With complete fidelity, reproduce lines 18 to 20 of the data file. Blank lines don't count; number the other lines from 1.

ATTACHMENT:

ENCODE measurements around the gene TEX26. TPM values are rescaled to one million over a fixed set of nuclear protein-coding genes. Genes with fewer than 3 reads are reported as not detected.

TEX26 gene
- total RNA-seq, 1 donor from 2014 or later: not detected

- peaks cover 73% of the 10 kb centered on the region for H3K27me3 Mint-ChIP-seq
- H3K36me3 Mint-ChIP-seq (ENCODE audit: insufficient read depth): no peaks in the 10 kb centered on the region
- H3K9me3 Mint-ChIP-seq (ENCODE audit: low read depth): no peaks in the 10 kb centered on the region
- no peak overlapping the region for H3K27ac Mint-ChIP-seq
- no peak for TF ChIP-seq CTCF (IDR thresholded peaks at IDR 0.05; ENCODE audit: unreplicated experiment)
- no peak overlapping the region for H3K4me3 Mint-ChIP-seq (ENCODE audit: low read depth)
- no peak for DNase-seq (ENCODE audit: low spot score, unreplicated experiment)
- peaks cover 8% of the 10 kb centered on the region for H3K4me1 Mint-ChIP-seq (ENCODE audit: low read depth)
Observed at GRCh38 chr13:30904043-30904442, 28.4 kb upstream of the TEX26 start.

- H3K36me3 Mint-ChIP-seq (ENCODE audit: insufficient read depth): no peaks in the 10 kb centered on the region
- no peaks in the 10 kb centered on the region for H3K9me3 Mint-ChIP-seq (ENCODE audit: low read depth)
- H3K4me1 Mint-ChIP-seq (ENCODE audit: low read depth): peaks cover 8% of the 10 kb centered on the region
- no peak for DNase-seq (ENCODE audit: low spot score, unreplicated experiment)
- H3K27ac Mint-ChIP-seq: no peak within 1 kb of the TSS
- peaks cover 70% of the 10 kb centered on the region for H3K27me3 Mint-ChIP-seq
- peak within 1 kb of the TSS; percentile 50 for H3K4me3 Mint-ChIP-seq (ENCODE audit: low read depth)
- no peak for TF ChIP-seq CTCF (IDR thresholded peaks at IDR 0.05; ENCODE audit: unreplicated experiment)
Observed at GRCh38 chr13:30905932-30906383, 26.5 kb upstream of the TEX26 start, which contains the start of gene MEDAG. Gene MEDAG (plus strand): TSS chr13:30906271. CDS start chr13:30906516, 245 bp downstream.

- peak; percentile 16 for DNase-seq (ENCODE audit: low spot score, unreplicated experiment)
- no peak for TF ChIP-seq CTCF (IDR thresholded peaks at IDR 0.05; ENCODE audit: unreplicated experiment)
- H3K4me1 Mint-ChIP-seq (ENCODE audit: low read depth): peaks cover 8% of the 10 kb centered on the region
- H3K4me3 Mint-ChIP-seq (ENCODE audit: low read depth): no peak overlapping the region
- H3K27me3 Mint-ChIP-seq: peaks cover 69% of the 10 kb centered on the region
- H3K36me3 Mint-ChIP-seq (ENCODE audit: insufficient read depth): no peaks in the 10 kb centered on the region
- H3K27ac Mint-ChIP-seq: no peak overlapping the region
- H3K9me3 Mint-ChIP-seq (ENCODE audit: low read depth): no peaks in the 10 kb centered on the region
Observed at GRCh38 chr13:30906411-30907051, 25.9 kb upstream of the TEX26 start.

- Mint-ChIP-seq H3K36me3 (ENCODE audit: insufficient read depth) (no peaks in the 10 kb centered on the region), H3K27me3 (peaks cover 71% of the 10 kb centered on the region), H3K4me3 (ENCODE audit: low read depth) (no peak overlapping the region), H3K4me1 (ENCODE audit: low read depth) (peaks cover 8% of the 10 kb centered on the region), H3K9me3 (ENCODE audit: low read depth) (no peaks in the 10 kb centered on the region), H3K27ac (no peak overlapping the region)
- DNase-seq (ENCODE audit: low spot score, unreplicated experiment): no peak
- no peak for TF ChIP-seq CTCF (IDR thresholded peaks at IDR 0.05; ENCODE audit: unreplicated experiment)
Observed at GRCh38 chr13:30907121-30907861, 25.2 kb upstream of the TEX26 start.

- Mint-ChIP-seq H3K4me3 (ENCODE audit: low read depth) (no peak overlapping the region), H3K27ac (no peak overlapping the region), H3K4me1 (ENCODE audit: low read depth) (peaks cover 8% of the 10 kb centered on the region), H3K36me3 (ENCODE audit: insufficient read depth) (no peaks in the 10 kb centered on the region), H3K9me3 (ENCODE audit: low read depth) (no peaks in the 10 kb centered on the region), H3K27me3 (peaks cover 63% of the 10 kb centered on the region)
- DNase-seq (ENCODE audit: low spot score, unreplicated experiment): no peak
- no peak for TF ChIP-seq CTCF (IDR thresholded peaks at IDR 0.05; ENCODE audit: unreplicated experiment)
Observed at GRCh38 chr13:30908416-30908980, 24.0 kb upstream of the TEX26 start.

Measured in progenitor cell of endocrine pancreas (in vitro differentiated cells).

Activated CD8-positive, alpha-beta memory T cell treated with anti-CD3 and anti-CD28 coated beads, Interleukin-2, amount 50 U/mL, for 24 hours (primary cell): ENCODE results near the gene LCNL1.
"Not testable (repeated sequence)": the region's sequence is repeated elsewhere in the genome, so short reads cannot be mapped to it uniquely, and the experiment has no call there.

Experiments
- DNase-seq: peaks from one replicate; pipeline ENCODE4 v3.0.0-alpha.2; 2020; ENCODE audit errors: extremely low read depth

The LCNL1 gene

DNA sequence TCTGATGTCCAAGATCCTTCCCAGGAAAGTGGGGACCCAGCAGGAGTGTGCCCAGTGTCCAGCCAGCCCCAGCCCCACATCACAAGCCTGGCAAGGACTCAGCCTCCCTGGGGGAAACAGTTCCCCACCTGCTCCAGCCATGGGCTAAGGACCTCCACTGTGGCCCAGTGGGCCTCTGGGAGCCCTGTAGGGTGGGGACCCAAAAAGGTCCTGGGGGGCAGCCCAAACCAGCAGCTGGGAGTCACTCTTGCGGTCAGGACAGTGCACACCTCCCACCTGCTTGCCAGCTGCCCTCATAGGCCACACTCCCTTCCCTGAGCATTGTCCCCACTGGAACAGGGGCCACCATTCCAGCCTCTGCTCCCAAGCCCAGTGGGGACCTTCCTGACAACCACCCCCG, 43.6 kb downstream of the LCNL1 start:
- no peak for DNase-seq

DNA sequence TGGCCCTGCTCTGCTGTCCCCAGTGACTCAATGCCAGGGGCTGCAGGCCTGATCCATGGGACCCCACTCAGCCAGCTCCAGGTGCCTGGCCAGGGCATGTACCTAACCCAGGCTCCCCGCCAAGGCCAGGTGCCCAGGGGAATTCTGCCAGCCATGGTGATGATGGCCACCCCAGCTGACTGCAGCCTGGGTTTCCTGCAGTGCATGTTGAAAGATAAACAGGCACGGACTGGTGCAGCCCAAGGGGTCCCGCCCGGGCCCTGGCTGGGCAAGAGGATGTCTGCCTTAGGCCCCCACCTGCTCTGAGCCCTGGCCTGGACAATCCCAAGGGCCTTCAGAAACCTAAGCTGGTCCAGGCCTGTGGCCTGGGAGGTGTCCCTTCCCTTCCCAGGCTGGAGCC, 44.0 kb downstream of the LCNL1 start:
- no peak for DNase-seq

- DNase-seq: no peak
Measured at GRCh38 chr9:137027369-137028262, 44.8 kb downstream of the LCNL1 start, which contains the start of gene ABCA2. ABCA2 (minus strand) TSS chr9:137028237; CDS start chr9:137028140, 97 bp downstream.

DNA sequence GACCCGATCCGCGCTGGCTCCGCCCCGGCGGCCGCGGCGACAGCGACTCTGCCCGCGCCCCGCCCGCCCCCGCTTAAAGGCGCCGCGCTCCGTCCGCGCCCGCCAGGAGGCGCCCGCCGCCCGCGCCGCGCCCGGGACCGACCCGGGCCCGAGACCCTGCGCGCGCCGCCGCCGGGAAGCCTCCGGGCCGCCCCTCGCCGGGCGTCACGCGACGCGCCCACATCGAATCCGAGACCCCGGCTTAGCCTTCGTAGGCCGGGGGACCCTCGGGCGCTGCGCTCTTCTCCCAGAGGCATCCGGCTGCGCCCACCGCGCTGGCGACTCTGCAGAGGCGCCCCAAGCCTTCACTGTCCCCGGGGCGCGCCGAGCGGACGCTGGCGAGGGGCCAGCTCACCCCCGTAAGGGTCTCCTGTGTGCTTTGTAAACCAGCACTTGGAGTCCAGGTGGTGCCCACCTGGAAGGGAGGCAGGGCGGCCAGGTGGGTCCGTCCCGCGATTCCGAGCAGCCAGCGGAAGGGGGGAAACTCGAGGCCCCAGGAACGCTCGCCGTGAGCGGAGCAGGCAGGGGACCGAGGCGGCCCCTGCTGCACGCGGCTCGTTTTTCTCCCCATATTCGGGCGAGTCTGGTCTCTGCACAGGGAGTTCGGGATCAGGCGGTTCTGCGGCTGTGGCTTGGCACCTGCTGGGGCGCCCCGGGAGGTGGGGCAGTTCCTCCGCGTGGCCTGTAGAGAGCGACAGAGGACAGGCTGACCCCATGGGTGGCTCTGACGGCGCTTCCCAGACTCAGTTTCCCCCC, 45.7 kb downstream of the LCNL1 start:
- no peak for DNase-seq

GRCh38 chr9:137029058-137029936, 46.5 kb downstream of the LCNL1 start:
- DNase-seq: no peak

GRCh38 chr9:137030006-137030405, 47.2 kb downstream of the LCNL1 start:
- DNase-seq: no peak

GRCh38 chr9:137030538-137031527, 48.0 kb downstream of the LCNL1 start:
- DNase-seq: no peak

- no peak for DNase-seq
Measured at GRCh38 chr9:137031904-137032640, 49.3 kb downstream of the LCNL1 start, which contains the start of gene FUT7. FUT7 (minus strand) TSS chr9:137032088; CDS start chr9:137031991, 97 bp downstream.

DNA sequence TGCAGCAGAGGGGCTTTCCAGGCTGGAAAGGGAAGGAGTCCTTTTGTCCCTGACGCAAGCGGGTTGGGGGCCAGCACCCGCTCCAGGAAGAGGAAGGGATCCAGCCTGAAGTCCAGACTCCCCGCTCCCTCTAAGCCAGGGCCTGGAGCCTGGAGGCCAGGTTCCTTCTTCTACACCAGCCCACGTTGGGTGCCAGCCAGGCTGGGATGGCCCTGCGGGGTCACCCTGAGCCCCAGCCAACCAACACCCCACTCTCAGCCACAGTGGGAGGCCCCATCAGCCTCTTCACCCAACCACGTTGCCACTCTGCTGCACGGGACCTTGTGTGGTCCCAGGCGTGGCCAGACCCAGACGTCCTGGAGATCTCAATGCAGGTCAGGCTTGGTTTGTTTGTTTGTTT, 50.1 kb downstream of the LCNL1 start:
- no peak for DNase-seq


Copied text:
- peaks cover 70% of the 10 kb centered on the region for H3K27me3 Mint-ChIP-seq
- peak within 1 kb of the TSS; percentile 50 for H3K4me3 Mint-ChIP-seq (ENCODE audit: low read depth)
- no peak for TF ChIP-seq CTCF (IDR thresholded peaks at IDR 0.05; ENCODE audit: unreplicated experiment)